“Oh, aye,” I said. “I can do that all right. Thank you, sir.”

I was young, of course, and I’d got a fresh, pink and white face in those days, so I could make up as a girl quite well. All I had to do was to dress up in the most terrible women’s clothes and drive about on the aerodrome in the old Ford, trying to get out of the way of the Moth. The Ford was driven by a boy about my own age, Connie Shaklin. Connie was short for Constantine; he was a cheerful, yellow-skinned young chap with straight black hair who put me in the way of things. He was dressed up as a young farmer in a sort of smock and we did the turn together; we never turned that Ford over, but we came bloody near it sometimes. It was good fun; we wheeled and skidded the thing all over the aerodrome, shrieking and hugging and kissing while the Moth dived on us and bombed us. The show ended, of course, with my skirt getting pulled off and me running off the field in a pair of red flannel knickers, covered in flour and with streamers of toilet paper all over me, while the crowd laughed fit to burst.

I got the five bob and Sir Alan himself said I’d done very well. That was the first money that I ever made in aviation.

I made eight and six that day in all, and when I got home
I’d got four and twopence left, clear profit, after paying for my bus fares and my tea. I showed it to Dad and Mum and told them I was going over to the show again.

Next day they let me do the Gretna Green girl in both performances, and gave me ten bob for the two. For the rest of the day I picked up paper and carried things about for the ground engineers; there was always something to work at. Then I helped in the car park again and got some more tips, and when I went back home that night Dad said I was getting my nose in.

The show moved on to Winchester and I followed it there, but after that it was going to Newbury and that was too far for me to go over every day. I asked the foreman about a job again then, and he said he’d speak to Sir Alan for me. Next day was a Saturday and Dad was off in the afternoon, so I got him to come over in case they said I was too young again. Sir Alan saw Dad for a minute and said I was a smart boy, but if I came I’d have to be laid off in the winter. Dad said he thought it was best for me to do what I was keen on, and we’d take our chance about the winter. When we got on to the bus that night to go back home I’d got my job in the air circus, four quid a week, which was more than I’d been getting in the garage.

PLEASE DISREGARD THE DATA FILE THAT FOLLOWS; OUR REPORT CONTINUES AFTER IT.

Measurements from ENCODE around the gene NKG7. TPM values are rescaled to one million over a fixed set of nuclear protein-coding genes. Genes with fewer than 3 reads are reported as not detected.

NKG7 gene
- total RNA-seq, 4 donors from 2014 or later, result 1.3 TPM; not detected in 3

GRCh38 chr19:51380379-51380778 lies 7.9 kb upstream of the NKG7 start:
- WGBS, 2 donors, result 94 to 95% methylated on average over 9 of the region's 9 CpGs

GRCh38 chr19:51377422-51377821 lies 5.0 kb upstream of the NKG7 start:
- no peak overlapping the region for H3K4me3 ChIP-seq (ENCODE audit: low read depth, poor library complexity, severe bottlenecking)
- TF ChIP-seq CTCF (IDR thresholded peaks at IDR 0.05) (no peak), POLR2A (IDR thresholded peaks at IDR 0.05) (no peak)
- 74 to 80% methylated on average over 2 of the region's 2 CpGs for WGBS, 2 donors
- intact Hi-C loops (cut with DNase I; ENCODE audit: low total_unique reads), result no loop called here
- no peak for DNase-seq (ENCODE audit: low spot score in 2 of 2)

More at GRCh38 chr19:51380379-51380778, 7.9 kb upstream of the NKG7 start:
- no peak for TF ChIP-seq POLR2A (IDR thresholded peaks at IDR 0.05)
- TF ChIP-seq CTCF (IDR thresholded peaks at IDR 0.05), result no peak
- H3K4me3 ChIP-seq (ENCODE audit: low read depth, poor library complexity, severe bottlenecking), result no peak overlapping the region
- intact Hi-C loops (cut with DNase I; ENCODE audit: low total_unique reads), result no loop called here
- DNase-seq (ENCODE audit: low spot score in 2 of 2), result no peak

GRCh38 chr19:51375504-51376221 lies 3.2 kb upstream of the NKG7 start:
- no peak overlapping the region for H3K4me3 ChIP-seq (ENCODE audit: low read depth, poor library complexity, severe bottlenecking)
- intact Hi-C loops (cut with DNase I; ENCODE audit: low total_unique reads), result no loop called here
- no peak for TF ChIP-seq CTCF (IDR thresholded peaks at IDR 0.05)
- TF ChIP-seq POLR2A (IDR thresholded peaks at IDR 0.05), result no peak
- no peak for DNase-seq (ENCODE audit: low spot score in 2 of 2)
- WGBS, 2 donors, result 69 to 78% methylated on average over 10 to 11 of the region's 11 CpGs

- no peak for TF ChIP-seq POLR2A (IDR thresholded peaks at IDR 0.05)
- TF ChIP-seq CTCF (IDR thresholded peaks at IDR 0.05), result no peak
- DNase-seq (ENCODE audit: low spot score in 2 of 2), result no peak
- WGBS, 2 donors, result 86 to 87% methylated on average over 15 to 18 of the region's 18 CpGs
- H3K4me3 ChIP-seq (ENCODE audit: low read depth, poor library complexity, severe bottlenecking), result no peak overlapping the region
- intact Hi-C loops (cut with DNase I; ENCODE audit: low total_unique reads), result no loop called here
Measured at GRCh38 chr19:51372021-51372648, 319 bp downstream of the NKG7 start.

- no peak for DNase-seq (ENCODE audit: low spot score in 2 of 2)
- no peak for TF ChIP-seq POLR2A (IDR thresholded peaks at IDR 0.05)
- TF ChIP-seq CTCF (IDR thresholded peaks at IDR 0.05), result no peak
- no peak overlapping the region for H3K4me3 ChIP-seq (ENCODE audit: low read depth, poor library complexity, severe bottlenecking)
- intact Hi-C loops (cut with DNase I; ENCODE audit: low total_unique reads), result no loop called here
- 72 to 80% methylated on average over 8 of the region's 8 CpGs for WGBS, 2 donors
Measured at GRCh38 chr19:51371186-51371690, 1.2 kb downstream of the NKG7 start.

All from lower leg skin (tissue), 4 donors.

Thinking back over my life, I know of two or three times when I’ve been just perfectly, radiantly happy. That was one of them.

I went all over England, Scotland, and Wales with the show that summer, from Falmouth to Inverness, from Kings Lynn to Swansea. I did labouring work and Gretna Green, and helped with the aeroplanes whenever I got a chance. That was mostly when some passenger had been sick on the floor. From that I got to washing off the dirty oil with a bucket of paraffin and cleaning down generally, and by the time the season ended I’d picked up quite a bit of knowledge about those particular aeroplanes, just by keeping my ears open and working on them whenever I got the chance.

I got laid off when the show packed up for the winter, but Mr. Dixon said that I could come along next year if I wanted, and if I turned up or wrote in the first week of April there’d be a job for me. Sir Alan himself came round on the last evening
and shook hands with us all and thanked us, and when he came to me he asked what I was going to do.

I said, “I’ll get a job of some sort for the winter and come back again next year, if that’s all right.”

“Mr. Dixon tells me that you want to be a ground engineer,” he said.

“That’s right, sir,” I replied. “I was going to go to evening classes in the winter.”

“Fine,” he said. “If you do that, bring along some kind of a report with you next spring. If it’s a good one, I’ll see you get a bit more to do with the aeroplanes.”

BOOK: Round the Bend